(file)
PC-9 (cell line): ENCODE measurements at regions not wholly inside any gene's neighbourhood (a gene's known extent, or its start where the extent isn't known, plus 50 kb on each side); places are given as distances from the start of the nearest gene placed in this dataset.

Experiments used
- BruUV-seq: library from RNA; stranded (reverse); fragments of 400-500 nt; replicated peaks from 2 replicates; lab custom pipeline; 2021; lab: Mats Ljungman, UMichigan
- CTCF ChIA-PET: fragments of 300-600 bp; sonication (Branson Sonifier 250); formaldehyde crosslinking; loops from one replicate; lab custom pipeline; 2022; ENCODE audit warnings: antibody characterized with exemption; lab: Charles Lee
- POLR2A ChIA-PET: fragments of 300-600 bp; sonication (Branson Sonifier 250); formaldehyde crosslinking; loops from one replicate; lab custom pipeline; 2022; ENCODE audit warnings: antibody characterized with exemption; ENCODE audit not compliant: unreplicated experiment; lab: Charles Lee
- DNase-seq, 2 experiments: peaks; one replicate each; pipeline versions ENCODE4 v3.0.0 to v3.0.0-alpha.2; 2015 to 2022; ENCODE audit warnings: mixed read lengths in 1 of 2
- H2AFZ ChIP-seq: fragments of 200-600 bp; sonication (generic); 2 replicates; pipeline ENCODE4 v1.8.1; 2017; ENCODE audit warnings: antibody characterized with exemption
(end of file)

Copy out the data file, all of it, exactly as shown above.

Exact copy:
PC-9 (cell line): ENCODE measurements at regions not wholly inside any gene's neighbourhood (a gene's known extent, or its start where the extent isn't known, plus 50 kb on each side); places are given as distances from the start of the nearest gene placed in this dataset.

Experiments used
- BruUV-seq: library from RNA; stranded (reverse); fragments of 400-500 nt; replicated peaks from 2 replicates; lab custom pipeline; 2021; lab: Mats Ljungman, UMichigan
- CTCF ChIA-PET: fragments of 300-600 bp; sonication (Branson Sonifier 250); formaldehyde crosslinking; loops from one replicate; lab custom pipeline; 2022; ENCODE audit warnings: antibody characterized with exemption; lab: Charles Lee
- POLR2A ChIA-PET: fragments of 300-600 bp; sonication (Branson Sonifier 250); formaldehyde crosslinking; loops from one replicate; lab custom pipeline; 2022; ENCODE audit warnings: antibody characterized with exemption; ENCODE audit not compliant: unreplicated experiment; lab: Charles Lee
- DNase-seq, 2 experiments: peaks; one replicate each; pipeline versions ENCODE4 v3.0.0 to v3.0.0-alpha.2; 2015 to 2022; ENCODE audit warnings: mixed read lengths in 1 of 2
- H2AFZ ChIP-seq: fragments of 200-600 bp; sonication (generic); 2 replicates; pipeline ENCODE4 v1.8.1; 2017; ENCODE audit warnings: antibody characterized with exemption